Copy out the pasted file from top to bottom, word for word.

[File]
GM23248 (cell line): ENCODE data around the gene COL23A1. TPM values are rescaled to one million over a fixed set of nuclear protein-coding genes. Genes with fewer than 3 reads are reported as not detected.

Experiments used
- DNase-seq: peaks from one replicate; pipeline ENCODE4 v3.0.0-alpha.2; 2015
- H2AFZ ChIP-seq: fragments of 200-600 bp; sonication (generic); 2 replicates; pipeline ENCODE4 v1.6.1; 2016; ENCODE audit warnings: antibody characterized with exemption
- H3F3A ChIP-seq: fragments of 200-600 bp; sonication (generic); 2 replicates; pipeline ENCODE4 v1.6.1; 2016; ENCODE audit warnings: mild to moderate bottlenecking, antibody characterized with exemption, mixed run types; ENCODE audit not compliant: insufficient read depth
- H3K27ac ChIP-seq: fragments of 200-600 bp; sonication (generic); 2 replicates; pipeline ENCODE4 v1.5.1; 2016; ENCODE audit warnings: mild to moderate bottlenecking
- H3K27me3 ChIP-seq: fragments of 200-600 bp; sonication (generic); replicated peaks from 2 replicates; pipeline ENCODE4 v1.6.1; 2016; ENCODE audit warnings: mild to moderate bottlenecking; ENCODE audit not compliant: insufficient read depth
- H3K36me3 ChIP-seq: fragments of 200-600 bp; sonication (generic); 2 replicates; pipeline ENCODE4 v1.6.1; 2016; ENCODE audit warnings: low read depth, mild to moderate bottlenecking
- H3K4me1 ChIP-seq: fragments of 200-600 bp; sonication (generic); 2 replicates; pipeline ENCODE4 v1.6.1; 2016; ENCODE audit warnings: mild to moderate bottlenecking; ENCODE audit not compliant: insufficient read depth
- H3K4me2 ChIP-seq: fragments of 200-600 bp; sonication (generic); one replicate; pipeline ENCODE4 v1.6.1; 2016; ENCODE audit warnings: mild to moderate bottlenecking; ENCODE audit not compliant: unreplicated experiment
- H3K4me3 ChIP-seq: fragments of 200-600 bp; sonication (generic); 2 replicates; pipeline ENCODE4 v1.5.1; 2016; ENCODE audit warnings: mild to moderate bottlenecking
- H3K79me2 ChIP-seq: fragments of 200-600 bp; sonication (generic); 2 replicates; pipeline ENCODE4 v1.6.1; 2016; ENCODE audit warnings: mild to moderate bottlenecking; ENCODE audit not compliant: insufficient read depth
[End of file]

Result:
GM23248 (cell line): ENCODE data around the gene COL23A1. TPM values are rescaled to one million over a fixed set of nuclear protein-coding genes. Genes with fewer than 3 reads are reported as not detected.

Experiments used
- DNase-seq: peaks from one replicate; pipeline ENCODE4 v3.0.0-alpha.2; 2015
- H2AFZ ChIP-seq: fragments of 200-600 bp; sonication (generic); 2 replicates; pipeline ENCODE4 v1.6.1; 2016; ENCODE audit warnings: antibody characterized with exemption
- H3F3A ChIP-seq: fragments of 200-600 bp; sonication (generic); 2 replicates; pipeline ENCODE4 v1.6.1; 2016; ENCODE audit warnings: mild to moderate bottlenecking, antibody characterized with exemption, mixed run types; ENCODE audit not compliant: insufficient read depth
- H3K27ac ChIP-seq: fragments of 200-600 bp; sonication (generic); 2 replicates; pipeline ENCODE4 v1.5.1; 2016; ENCODE audit warnings: mild to moderate bottlenecking
- H3K27me3 ChIP-seq: fragments of 200-600 bp; sonication (generic); replicated peaks from 2 replicates; pipeline ENCODE4 v1.6.1; 2016; ENCODE audit warnings: mild to moderate bottlenecking; ENCODE audit not compliant: insufficient read depth
- H3K36me3 ChIP-seq: fragments of 200-600 bp; sonication (generic); 2 replicates; pipeline ENCODE4 v1.6.1; 2016; ENCODE audit warnings: low read depth, mild to moderate bottlenecking
- H3K4me1 ChIP-seq: fragments of 200-600 bp; sonication (generic); 2 replicates; pipeline ENCODE4 v1.6.1; 2016; ENCODE audit warnings: mild to moderate bottlenecking; ENCODE audit not compliant: insufficient read depth
- H3K4me2 ChIP-seq: fragments of 200-600 bp; sonication (generic); one replicate; pipeline ENCODE4 v1.6.1; 2016; ENCODE audit warnings: mild to moderate bottlenecking; ENCODE audit not compliant: unreplicated experiment
- H3K4me3 ChIP-seq: fragments of 200-600 bp; sonication (generic); 2 replicates; pipeline ENCODE4 v1.5.1; 2016; ENCODE audit warnings: mild to moderate bottlenecking
- H3K79me2 ChIP-seq: fragments of 200-600 bp; sonication (generic); 2 replicates; pipeline ENCODE4 v1.6.1; 2016; ENCODE audit warnings: mild to moderate bottlenecking; ENCODE audit not compliant: insufficient read depth